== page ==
There was a late addition to the agenda for last Tuesday’s monthly Manchester Community Schools (MCS) Board meeting, and it turned out to be an important personnel item, as the board eventually approved the resignation of Manchester Jr.-Sr. High School (MJSHS) Assistant Principal Lisa Ulrey.
Ulrey, who was not in attendance, officially accepted the role on April 1,after having served as the interim assistant principal since Oct. 1, 2013, when Brandon Penrod resigned to take the business manager position at Fremont Community Schools.
A 1990 graduate of Manchester High School, Ulrey was a three-sport athlete competing in swimming, basketball, and track. Following graduation, she attended Valparaiso University and earned a Bachelor of Science degree in Mathematics with a minor in Secondary Education. She also competed on the swim team at Valparaiso University.
Upon graduating from college, Ulrey began a 13-year tenure with Warsaw High School. During her time at Warsaw she held several positions, including 8-10 years as a math teacher, which was broken up for maternity leaves for her two daughters: Madyson and Emma. She eventually earned her master’s in Administration, as well as receiving her Administrative License from Indiana University Purdue University-Fort Wayne.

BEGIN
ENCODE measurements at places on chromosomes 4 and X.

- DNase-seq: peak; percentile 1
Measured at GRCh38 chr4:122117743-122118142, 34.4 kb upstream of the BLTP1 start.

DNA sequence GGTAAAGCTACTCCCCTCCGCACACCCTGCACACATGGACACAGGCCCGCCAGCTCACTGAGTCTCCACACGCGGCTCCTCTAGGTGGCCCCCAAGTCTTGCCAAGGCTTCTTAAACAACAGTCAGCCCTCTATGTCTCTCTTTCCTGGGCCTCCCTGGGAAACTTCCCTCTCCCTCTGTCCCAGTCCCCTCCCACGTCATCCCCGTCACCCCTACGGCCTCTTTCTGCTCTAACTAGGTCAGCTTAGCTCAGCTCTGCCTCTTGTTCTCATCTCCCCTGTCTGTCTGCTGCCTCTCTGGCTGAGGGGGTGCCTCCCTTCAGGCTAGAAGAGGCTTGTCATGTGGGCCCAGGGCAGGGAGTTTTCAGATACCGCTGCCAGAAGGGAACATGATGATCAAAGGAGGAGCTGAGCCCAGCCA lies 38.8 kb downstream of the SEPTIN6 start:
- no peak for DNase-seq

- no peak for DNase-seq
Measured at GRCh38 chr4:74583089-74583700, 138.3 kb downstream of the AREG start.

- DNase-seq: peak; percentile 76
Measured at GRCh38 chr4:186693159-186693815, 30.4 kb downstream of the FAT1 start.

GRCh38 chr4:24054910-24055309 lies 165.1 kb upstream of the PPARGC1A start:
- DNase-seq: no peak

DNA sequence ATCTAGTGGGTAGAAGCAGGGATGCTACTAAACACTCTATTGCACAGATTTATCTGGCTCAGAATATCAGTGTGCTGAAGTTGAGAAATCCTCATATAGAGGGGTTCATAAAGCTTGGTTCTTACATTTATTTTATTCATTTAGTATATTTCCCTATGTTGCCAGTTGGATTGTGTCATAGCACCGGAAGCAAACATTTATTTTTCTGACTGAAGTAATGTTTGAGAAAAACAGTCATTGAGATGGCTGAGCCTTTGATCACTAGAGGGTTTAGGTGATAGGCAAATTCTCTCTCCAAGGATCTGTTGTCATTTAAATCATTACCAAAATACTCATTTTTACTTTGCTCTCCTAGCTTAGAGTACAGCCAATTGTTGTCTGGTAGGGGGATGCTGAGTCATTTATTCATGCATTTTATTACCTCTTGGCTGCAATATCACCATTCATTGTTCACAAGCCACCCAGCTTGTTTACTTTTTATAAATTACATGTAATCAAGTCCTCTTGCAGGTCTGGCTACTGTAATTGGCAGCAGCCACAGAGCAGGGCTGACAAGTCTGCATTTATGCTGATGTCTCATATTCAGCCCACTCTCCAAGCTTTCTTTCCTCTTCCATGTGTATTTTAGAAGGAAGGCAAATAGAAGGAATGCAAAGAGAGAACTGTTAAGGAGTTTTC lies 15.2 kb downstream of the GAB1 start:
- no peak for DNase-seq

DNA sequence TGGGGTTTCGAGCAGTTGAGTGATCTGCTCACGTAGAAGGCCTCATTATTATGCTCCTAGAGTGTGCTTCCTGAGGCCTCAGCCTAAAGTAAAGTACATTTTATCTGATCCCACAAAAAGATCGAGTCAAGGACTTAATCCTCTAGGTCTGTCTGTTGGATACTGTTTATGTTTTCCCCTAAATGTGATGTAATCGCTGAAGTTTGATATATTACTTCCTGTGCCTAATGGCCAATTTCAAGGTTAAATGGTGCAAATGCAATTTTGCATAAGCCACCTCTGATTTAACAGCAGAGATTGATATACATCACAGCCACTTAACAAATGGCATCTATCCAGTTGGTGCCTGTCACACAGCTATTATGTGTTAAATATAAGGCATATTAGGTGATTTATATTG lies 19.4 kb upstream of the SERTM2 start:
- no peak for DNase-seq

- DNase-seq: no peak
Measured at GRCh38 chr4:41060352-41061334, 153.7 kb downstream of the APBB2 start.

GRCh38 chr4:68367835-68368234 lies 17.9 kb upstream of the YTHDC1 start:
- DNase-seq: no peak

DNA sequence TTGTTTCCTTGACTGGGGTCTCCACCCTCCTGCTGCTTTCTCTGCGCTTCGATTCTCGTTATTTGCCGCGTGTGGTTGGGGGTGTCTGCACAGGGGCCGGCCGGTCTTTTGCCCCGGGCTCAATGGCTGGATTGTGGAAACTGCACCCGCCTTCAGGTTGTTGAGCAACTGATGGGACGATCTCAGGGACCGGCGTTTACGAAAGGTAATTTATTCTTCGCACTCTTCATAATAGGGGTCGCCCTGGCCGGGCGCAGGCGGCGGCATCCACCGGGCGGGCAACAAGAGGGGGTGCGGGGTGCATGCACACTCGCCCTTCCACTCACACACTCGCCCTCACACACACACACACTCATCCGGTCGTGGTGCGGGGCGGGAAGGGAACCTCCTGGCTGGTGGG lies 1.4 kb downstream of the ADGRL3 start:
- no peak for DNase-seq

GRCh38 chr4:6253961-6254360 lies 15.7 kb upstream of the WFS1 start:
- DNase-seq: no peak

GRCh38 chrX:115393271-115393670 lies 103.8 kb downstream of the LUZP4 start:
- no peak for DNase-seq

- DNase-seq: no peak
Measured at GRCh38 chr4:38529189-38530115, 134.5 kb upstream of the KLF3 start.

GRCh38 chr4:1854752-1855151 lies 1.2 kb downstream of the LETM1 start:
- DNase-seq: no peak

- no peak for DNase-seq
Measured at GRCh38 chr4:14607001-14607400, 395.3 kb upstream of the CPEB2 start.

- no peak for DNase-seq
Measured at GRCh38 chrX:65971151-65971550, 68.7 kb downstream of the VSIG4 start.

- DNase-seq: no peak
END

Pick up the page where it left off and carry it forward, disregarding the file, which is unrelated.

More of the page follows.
After serving as the Dean of Girls at Warsaw, Ulrey transitioned to the position of attendance coordinator before becoming assistant principal for the freshman grade level. She then decided to return home for work, and for three years she worked as the School to Work coordinator at MJSHS, but her wealth of experience made her an excellent choice for the vacant assistant principal position.
by Emily Armentrout
After relocating, The Thankful Heart by Suzanne Teulker will hold its grand re-opening beginning Friday, Nov. 21, extending through the weekend. If you are looking for unique, hand-painted gifts for the holidays, The Thankful Heart is a great place to do your holiday shopping. Teulker specializes in hand-painted Christmas ornaments, along with custom painted lighted glass boxes and crocks, among other one-of-a-kind items.
Loving crafts since her childhood, Teulker got into craft shows 23 years ago, when her son was born.
“I did my first craft show after Josh was born. After Kayla was born, I decided I didn’t want to work. I was working full-time up to that point, and I decided I wanted to stay at home and take care of my kids, but we needed a second income. I just got into it more and more,” explained Teulker.
The Teulker’s began their first business, Teulker’s Treasures, before moving to Wabash 10 years ago, as a family, along with Teulker’s father-in-law, who did woodworking, with her husband, for Suzanne to paint on. After Teulker’s father-in-law developed Alzheimer’s, she began purchasing furniture from yard sales, auctions and flea markets.
“Anything I can find to paint on, I will get it,” added Teulker.
With all of the items The Thankful Heart has to offer, Teulker’s favorite things to work on are Christmas ornaments.
by Emily Armentrout
The Wabash Wal-Mart recently chose the O.J. Neighbours Elementary staff as their Teacher Appreciation award recipients. The honor comes with a $1,000 Wal-Mart gift card to be used by the staff to purchase school supplies for their classrooms.